Presentation Title

The Effect of Water Stress on the Growth of a Fungal Pathogen, Botryosphaeria dothidea.

Start Date

November 2016

End Date

November 2016

Location

HUB 302-65

Type of Presentation

Poster

Abstract

California experienced unprecedented drought between 2012 and 2016, possibly reflecting early stages of climate change. We examined the mechanism of drought-induced mortality for a keystone chaparral species, laurel sumac (Malosma laurina) in the coastal Santa Monica Mountains. This chaparral species typically provides persistent cover in fire-prone environments due to vigorous resprout success and slope stability in rugged landscapes due to unusually deep roots penetrating soils more than 13 m. Since drought can limit the ability of native plants to block fungal infection and invasive spread, our research focused on the mechanism by which M. laurina dieback is caused by a fungal-induced decline in stem water transport. Botryosphaeria dothidea is an opportunistic fungus that has infected and killed drought stressed populations of laurel sumac shrubs throughout the Santa Monica Mountains. The fungus, which enters through a natural break in the bark of the stem, invades a Malosma laurina host and kills nutrient rich cells such as the vascular cambium, weakening plant defenses and eventually causing whole stem mortality. We investigated the ability of fungal growth at water potentials equivalent to what M. laurina experiences during California’s historic drought. This study shows that B. dothidea colonies grow effectively over a broad range between -0.43 MPa and -4.79 MPa, exceeding the biological range that M. laurina can withstand. Furthermore, fungal elongation of B. dothidea within stem segments of M. laurina held at -1.73 MPa was significantly higher than B. dothidea grown on stems with a water potential of -0.24 MPa, -3.07 MPa, -3.94 MPa, -4.42 MPa.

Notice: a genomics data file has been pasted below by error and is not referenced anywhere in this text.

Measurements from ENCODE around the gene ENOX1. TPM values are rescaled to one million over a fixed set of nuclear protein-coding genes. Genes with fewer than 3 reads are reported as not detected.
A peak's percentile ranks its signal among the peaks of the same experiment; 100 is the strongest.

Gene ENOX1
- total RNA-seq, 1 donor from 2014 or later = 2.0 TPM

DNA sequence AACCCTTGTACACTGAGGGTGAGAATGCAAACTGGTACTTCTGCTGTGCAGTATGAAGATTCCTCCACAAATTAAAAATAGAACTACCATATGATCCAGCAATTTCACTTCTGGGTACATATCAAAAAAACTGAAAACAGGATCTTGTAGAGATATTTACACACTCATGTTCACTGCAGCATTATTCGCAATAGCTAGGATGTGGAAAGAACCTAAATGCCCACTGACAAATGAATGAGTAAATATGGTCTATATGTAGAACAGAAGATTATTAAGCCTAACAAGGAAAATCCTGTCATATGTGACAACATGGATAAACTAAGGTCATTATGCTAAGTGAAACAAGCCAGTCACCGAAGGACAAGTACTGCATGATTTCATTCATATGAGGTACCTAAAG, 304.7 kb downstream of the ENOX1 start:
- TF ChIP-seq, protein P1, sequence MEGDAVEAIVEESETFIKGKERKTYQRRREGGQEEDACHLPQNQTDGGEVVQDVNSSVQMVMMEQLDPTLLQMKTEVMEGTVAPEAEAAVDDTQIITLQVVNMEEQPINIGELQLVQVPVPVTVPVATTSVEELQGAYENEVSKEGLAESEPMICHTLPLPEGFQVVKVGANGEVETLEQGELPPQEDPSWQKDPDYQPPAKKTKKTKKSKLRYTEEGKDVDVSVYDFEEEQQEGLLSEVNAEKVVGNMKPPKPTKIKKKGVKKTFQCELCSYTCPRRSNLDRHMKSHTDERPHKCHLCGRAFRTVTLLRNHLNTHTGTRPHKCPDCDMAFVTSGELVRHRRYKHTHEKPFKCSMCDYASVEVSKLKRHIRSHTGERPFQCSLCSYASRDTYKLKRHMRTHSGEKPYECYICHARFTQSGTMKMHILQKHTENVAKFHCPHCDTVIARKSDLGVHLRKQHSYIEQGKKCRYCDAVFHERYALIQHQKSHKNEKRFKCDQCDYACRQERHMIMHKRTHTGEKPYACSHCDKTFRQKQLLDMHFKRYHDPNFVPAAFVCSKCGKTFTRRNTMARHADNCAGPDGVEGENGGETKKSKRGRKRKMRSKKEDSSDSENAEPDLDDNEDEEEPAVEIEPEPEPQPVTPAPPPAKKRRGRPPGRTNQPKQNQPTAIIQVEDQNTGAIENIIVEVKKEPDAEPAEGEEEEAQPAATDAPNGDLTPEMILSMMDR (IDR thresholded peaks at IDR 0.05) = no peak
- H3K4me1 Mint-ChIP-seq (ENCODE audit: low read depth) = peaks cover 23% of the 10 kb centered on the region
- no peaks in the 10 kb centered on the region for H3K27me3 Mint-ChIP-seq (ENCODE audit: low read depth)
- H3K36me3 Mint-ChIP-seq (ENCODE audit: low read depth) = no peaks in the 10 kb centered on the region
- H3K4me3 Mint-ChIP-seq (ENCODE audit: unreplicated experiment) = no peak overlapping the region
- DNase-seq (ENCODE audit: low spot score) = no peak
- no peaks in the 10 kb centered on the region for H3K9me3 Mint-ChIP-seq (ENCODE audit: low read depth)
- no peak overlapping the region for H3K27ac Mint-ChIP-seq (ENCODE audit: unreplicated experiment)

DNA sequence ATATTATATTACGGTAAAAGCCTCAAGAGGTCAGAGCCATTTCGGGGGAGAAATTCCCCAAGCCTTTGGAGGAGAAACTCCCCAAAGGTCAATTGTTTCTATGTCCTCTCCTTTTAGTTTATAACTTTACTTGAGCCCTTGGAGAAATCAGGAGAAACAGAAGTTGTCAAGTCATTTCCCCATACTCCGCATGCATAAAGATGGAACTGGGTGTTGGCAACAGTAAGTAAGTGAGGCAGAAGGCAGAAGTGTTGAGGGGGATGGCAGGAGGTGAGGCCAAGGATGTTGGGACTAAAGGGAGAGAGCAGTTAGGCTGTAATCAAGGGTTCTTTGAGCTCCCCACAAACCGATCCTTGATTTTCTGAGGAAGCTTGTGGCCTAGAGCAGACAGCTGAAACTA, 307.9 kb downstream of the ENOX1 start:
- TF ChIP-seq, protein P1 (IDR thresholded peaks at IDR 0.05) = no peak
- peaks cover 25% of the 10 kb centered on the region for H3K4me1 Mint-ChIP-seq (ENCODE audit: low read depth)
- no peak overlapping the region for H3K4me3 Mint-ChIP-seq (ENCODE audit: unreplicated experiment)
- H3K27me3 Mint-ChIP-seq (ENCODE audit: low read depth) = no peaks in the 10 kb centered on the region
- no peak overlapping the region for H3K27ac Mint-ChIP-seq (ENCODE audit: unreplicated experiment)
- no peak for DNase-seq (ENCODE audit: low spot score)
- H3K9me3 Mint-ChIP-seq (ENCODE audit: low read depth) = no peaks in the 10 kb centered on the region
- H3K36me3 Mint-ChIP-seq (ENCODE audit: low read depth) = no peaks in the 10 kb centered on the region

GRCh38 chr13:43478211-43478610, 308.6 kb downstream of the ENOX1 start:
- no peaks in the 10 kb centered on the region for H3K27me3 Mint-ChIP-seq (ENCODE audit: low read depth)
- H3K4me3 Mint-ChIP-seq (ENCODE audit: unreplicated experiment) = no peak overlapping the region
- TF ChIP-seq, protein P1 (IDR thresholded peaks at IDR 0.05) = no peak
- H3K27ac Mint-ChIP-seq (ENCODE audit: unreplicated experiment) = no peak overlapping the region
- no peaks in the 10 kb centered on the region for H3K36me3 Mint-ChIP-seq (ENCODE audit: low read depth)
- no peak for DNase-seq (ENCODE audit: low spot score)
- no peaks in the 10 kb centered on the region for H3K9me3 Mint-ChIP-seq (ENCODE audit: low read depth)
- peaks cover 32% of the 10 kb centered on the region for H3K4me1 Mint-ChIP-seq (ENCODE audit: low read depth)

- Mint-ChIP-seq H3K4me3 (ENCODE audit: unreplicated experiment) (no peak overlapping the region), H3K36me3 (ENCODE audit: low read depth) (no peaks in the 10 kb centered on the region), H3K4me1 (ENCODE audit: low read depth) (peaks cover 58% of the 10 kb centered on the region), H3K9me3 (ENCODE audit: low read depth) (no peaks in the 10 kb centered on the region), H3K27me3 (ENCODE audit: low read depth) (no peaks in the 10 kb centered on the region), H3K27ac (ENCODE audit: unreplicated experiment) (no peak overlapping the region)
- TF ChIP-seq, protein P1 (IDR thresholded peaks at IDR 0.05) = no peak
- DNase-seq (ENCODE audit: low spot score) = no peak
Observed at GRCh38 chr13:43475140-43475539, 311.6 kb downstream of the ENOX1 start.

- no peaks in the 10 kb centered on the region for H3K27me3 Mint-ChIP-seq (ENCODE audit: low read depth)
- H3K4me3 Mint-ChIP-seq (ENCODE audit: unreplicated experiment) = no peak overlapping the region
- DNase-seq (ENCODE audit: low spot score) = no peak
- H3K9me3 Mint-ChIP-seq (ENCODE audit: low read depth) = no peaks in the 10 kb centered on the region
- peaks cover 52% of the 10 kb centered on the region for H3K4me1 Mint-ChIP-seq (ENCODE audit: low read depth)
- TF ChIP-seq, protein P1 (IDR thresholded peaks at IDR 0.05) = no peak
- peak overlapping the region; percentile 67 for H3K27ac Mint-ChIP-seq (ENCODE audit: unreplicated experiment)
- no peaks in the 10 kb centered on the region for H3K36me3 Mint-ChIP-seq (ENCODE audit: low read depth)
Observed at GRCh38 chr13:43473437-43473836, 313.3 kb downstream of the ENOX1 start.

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Nov 12th, 1:00 PM Nov 12th, 2:00 PM

The Effect of Water Stress on the Growth of a Fungal Pathogen, Botryosphaeria dothidea.

HUB 302-65

California experienced unprecedented drought between 2012 and 2016, possibly reflecting early stages of climate change. We examined the mechanism of drought-induced mortality for a keystone chaparral species, laurel sumac (Malosma laurina) in the coastal Santa Monica Mountains. This chaparral species typically provides persistent cover in fire-prone environments due to vigorous resprout success and slope stability in rugged landscapes due to unusually deep roots penetrating soils more than 13 m. Since drought can limit the ability of native plants to block fungal infection and invasive spread, our research focused on the mechanism by which M. laurina dieback is caused by a fungal-induced decline in stem water transport. Botryosphaeria dothidea is an opportunistic fungus that has infected and killed drought stressed populations of laurel sumac shrubs throughout the Santa Monica Mountains. The fungus, which enters through a natural break in the bark of the stem, invades a Malosma laurina host and kills nutrient rich cells such as the vascular cambium, weakening plant defenses and eventually causing whole stem mortality. We investigated the ability of fungal growth at water potentials equivalent to what M. laurina experiences during California’s historic drought. This study shows that B. dothidea colonies grow effectively over a broad range between -0.43 MPa and -4.79 MPa, exceeding the biological range that M. laurina can withstand. Furthermore, fungal elongation of B. dothidea within stem segments of M. laurina held at -1.73 MPa was significantly higher than B. dothidea grown on stems with a water potential of -0.24 MPa, -3.07 MPa, -3.94 MPa, -4.42 MPa.